Know your Warranties
Warranties offered vary depending on whether the car is new or used. Here is what CAA-Quebec presents on its website.
- New Car -
All new cars come with a basic bumper-to-bumper warranty. Most manufacturers' basic warranties offer protection for three years or 60,000 km. Some offer longer coverage, such as four years or 80,000 km.
Note that warranty coverage expires when just one of the limits—years or kilometres—is reached, and does not cover normal maintenance items such as brake pads or the clutch.
Major Component Warranty
This protection is offered by certain manufacturers only for a period of five years or 100,000 km. It covers many of the more expensive parts, such as the engine, transmission, steering, electrical system, braking system and cooling system.
Emission Control System Warranty
The arrival of the 1995 models coincided with a new type of warranty that provides coverage for up to eight years or 130,000 km on certain components of the emission control system, like the catalytic converter and onboard diagnostic device. As with any warranty, however, you should read the manual to find out exactly what is covered.
There are two types of corrosion warranty: one that covers surface corrosion and another that covers perforation damage.
The surface corrosion warranty generally has the same duration as the basic warranty. It does not cover rust due to scratches, chips in the paint that have not been repaired, or environmental damage.
The perforation damage warranty usually extends up to five years (some manufacturers offer seven- or even 12-year coverage). It provides for repair or replacement of any body panel visible from the exterior that is perforated due to rust.
Restraint System Warranty
Generally offered for the same period as the basic warranty, the restraint system warranty covers defects in seat belts and airbags, except where caused by an accident, negligence or poor maintenance.
Safety Device Warranty (seat belts, airbags)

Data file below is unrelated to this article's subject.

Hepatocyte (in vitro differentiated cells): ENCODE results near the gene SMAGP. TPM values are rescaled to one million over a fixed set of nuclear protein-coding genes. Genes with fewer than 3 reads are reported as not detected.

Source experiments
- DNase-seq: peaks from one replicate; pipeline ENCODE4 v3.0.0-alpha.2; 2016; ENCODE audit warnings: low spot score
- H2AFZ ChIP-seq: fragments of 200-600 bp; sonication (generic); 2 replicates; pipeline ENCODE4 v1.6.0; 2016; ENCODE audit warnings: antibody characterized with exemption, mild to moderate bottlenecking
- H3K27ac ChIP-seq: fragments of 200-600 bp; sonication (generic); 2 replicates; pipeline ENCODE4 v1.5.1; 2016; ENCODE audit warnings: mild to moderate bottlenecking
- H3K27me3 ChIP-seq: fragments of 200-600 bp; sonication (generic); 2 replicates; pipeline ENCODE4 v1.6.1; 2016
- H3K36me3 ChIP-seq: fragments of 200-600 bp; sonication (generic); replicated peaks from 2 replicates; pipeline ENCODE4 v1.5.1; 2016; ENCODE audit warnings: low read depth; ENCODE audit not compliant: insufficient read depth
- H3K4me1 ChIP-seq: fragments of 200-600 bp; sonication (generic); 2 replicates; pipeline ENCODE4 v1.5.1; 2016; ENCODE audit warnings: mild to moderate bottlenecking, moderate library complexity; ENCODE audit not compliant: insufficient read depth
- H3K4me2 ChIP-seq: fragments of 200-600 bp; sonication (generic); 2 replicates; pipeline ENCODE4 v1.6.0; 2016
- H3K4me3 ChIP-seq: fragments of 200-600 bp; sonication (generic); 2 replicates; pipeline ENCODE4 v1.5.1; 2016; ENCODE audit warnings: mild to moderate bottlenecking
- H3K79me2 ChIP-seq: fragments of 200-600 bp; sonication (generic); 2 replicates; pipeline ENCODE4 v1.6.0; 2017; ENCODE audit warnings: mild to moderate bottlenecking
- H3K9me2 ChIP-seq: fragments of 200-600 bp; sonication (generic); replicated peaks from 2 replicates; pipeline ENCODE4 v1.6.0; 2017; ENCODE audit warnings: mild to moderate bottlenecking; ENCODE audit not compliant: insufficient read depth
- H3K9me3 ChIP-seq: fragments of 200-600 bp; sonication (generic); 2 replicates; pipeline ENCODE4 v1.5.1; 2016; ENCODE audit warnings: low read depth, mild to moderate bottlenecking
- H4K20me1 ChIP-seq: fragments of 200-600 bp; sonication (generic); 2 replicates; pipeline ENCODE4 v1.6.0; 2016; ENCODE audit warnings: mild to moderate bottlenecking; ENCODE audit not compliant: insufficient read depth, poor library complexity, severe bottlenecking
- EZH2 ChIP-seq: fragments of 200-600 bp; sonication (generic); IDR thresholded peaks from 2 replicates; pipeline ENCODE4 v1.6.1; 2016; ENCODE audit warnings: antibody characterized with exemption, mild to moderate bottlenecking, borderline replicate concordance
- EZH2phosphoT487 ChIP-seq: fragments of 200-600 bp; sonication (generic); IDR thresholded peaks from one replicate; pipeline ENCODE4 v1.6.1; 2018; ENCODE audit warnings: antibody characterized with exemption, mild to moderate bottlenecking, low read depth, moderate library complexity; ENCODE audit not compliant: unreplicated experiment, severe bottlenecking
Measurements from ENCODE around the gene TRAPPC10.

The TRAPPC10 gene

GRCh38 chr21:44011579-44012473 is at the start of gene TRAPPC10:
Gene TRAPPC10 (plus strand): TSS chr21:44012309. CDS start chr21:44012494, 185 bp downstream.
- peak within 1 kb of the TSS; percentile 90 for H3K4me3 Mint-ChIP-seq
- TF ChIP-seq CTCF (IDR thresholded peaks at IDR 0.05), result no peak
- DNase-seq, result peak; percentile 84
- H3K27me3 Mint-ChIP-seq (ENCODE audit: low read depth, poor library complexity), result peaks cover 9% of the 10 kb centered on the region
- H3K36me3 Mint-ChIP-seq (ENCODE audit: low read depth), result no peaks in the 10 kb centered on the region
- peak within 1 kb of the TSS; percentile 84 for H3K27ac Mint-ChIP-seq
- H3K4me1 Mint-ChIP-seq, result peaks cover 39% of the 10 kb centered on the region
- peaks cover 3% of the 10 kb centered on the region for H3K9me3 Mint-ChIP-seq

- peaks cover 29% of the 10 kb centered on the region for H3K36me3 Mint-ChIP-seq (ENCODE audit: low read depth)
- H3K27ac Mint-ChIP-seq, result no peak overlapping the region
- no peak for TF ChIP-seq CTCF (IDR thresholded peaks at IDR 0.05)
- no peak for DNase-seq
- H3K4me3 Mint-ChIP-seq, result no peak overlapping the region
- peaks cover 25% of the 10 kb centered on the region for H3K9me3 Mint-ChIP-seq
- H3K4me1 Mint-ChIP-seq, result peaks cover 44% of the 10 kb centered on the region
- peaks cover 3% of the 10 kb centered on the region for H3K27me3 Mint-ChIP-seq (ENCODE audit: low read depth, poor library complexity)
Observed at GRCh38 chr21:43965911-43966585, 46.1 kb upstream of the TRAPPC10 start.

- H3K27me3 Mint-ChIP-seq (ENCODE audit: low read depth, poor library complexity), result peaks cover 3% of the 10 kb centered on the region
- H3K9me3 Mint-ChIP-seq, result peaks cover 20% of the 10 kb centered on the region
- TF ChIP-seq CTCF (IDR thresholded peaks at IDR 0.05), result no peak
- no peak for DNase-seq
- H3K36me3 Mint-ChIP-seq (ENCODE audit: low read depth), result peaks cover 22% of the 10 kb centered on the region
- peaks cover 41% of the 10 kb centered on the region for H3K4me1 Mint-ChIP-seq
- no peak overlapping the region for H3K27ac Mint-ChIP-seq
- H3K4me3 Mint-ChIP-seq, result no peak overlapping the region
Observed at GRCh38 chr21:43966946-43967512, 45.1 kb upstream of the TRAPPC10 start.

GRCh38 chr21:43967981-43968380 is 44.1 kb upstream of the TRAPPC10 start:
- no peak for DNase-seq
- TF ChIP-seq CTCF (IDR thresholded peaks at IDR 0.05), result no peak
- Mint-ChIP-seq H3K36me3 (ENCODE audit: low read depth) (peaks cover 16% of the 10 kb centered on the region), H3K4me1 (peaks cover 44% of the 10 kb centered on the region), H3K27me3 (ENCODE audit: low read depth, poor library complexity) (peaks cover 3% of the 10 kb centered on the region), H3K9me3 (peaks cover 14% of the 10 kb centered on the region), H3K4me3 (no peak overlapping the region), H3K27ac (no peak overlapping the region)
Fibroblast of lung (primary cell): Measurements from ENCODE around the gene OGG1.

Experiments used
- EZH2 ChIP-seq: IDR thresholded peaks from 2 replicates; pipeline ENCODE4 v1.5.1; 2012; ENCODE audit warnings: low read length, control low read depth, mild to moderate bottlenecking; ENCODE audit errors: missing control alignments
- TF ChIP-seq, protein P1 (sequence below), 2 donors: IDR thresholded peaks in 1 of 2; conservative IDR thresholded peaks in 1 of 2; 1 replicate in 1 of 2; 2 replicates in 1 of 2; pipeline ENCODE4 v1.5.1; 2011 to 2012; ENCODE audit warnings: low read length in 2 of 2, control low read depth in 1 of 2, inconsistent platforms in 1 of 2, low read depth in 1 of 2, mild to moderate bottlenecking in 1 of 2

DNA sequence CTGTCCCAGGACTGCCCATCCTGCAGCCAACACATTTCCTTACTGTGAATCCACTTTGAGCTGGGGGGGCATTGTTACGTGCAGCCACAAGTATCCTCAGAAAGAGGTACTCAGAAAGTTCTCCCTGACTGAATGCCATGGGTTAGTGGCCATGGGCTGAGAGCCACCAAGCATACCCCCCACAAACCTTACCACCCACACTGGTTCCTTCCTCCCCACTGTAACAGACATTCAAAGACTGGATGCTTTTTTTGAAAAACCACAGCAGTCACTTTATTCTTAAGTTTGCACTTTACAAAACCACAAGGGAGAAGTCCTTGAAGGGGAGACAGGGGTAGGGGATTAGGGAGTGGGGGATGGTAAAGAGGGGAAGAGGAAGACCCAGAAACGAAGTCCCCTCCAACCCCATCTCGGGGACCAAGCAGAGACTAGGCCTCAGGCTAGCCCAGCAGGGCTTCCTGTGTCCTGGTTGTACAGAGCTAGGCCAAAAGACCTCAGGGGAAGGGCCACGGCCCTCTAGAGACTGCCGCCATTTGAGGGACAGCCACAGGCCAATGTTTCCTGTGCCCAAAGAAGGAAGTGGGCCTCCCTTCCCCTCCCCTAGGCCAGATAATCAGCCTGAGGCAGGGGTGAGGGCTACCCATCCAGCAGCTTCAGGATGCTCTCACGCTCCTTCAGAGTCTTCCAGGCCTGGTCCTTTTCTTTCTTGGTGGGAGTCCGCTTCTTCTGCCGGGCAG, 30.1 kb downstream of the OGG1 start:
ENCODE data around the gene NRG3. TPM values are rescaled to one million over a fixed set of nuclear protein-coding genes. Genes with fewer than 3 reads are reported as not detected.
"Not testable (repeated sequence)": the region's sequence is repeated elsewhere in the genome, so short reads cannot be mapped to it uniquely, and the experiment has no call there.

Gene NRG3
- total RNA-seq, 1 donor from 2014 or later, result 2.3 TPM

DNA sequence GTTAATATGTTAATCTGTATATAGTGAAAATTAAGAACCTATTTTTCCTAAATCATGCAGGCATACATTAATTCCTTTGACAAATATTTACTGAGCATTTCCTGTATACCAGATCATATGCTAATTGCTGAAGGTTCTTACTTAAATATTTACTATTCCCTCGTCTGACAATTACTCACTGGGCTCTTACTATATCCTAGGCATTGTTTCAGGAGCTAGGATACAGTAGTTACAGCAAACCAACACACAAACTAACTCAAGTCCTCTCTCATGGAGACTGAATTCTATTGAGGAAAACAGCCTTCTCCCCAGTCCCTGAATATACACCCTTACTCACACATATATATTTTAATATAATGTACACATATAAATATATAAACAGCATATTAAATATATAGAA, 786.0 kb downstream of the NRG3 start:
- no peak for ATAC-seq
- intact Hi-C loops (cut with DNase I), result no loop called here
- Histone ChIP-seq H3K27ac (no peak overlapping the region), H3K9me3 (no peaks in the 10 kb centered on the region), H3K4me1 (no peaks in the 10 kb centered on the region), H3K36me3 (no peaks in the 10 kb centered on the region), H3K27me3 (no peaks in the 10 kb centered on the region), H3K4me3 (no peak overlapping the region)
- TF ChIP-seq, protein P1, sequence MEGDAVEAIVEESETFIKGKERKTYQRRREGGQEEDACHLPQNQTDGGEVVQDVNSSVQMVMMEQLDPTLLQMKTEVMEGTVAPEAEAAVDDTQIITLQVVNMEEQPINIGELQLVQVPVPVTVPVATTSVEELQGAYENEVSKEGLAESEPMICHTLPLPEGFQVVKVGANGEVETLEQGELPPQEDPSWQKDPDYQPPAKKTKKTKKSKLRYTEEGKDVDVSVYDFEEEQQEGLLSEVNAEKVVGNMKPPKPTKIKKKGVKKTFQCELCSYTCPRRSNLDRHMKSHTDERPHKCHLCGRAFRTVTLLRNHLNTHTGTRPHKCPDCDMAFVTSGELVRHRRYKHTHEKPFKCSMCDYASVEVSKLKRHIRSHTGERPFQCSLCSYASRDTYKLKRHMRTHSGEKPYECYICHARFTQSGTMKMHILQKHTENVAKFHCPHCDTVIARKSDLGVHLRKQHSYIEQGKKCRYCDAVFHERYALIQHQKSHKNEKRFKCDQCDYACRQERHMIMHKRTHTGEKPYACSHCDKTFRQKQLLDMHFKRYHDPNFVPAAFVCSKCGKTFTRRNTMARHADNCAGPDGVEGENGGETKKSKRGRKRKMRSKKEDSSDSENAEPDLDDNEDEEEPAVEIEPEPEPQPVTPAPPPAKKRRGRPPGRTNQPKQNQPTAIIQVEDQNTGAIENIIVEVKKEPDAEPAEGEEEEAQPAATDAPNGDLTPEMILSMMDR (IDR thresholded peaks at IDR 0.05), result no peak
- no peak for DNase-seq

This warranty varies considerably from company to company, but usually follows the basic or major component warranty term.
- Used Car -
If You Buy From an Individual
Under the Consumer Protection Act, individuals are not required to provide any guarantees. However, they are subject to the “warranty of quality” provision in the Quebec Civil Code, which protects buyers from latent defects.
Even then, it is up to the buyer to prove that a problem is actually a latent defect, i.e., a defect that makes it impossible to use the car as it was properly intended, or that diminishes its utility to the point that the buyer would not have purchased it or paid the same price had he or she known about the defect.
To avoid problems, have the vehicle inspected by a mechanic before making an offer. If any problems are found during the inspection, you can use that fact to try to negotiate a lower price.
If You Buy From a Dealer
Warranty coverage is not automatic with this type of transaction. Under the Consumer Protection Act, warranties only apply to vehicles that are less than five years old with less than 80,000 km.
There are four classes of used vehicle—A, B, C and D—and the class of vehicle must be clearly indicated by a sticker on the car itself and on the back of the purchase contract for the vehicle.
Warranty of six months or 10,000 km, if the car is less than two years old and has fewer than 40,000 km.
Warranty of three months or 5,000 km, if the car is less than three years old and has fewer than 60,000 km.
Warranty of one month or 1,700 km, if the vehicle is less than five years old and has fewer than 80,000 km.
There is no warranty for vehicles that do not meet the requirements in classes A, B, or C.